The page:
You didn’t get that listing?  Find a way to blame yourself.

Your buyer client started working with another agent?  Find a way to blame yourself.

Instead of blaming that stupid home inspector who didn’t know anything, or that jerk of listing agent who had it out for you, or that miserable parent of your buyer-client that got in your way, or your client’s idiot boyfriend who was a market bear – find a way to put the blame on yourself, and you’ll learn what you could have done differently.

I would encourage anybody with a real estate disappointment, whether it’s the buyers at Museum Flts, or anybody else out there, to try using the same mantra.

Who knows, you might learn something…


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  1. Lima Bunia says:

    A recent report from the Canada Mortgage and Housing Corporation (CMHC) shows that Toronto residents are catching on to this fact. The CMHC revealed that almost half of condo owners purchased a second unit for income purposes in 2015. A quarter holds two income properties, and ten percent reported owning three or more. Many of those were bought at the pre-construction stage. What makes people so eager to invest in this kind of Condo ?

  2. Sita Kokio says:

    When it comes to real estate investment, the traditional wisdom has been that it’s always smarter to buy single-family homes or office buildings because of the greater appreciation rate. Condos- especially pre-construction- were viewed as money pits for the unwary. In reality, condo pre-sales just may be the best real estate options around for independent investors. Vist for getting ideas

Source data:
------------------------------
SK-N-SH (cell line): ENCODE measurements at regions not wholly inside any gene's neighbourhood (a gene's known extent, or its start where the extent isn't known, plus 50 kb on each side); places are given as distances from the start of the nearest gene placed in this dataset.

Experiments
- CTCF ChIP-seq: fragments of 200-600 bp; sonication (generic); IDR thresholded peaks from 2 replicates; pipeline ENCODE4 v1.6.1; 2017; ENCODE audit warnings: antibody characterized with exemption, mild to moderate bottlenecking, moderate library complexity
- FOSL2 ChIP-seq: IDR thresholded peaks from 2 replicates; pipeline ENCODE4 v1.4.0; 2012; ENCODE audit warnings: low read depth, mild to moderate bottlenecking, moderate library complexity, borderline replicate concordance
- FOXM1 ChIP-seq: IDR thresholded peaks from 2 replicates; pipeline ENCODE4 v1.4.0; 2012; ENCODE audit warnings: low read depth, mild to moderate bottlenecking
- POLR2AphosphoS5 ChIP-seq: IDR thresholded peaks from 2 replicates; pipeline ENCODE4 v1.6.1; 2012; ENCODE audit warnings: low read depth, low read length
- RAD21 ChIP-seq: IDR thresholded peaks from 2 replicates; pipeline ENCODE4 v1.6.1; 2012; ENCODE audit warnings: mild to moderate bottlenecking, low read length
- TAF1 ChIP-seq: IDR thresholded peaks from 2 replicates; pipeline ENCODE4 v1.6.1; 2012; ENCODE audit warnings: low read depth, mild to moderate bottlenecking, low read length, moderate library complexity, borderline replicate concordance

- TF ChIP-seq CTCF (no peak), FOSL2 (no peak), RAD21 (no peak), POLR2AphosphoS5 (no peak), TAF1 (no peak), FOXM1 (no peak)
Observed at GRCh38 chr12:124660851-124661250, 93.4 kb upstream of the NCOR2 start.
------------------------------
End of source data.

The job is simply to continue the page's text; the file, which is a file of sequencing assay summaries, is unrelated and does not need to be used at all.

3. Sardonic Lizard says:

    It’s alright, David, you’ll still have schmucks out there throwing their life savings down and falling over themselves just to get a ‘slice’ of downtown in the form of a shoebox condo.

  4. Condodweller says:

    A bit late to comment but I thought I leave one thought. I fully agree people have to take responsibility for their action with one caveat. When someone buys re as an investment it implies a certain level of sophistication and it is up to the investor to do their full due diligence to make an informed decision. However, when it comes to a home buyer, I believe there should be a minimum mandated disclosure as the average buyer does not have the required knowledge and skepticism to dig deeper. I’m sure it’s true that a large number of first time home buyers, especially preconstruction condo buyers, do not seek the advice of a lawyer. In some cases, it may be because they are already overstretched on their upcoming mortgage that they are trying to eliminate what in their mind may be unnecessary costs, while others may simply not be aware of the gravity of the situation as there are many hidden potential problems an average first time home buyer is not aware of. What you don’t know won’t hurt you does not apply in this case.

    I do think that the government can take steps to make the playing field level against developers with teams of lawyers writing contracts full of loopholes in their favor which would allow them to completely and unfairly screw over the buyer. These unfair/unscrupulous practices should not be allowed in my opinion.

    The first item I would change is to disallow developers to sell units in buildings which are not permitted. I learned about this early on when I bought my first pre-construction property and I was shocked that this practice is allowed.